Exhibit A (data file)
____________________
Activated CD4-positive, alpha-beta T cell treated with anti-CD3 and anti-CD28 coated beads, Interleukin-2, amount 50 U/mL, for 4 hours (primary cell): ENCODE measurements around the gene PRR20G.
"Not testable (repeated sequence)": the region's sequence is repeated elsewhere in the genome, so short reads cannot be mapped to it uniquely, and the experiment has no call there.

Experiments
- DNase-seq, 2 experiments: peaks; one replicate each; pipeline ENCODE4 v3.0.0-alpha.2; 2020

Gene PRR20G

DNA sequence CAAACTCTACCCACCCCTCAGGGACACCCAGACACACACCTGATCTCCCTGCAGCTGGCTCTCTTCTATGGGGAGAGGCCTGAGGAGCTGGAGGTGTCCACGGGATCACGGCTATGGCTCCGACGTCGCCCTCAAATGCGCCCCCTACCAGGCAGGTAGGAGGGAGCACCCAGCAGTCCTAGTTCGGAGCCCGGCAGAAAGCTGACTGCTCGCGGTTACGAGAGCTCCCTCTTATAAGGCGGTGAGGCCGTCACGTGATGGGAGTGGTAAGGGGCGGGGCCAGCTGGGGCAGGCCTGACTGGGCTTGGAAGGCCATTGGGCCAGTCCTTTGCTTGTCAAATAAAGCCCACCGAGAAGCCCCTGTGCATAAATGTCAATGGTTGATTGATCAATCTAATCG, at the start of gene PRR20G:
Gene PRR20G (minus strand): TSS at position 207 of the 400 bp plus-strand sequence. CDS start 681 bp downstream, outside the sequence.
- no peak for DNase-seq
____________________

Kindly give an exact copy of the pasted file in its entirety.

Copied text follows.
Activated CD4-positive, alpha-beta T cell treated with anti-CD3 and anti-CD28 coated beads, Interleukin-2, amount 50 U/mL, for 4 hours (primary cell): ENCODE measurements around the gene PRR20G.
"Not testable (repeated sequence)": the region's sequence is repeated elsewhere in the genome, so short reads cannot be mapped to it uniquely, and the experiment has no call there.

Experiments
- DNase-seq, 2 experiments: peaks; one replicate each; pipeline ENCODE4 v3.0.0-alpha.2; 2020

Gene PRR20G

DNA sequence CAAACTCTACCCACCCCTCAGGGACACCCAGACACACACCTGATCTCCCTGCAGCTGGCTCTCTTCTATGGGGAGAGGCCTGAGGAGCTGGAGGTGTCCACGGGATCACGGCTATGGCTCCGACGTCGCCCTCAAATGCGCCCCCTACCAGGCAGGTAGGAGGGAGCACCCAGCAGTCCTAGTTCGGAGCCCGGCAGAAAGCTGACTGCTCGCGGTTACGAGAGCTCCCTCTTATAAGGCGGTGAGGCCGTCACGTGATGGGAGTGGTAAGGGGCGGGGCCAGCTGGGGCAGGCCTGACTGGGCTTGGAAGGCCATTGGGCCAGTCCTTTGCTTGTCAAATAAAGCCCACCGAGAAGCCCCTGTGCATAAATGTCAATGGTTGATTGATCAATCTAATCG, at the start of gene PRR20G:
Gene PRR20G (minus strand): TSS at position 207 of the 400 bp plus-strand sequence. CDS start 681 bp downstream, outside the sequence.
- no peak for DNase-seq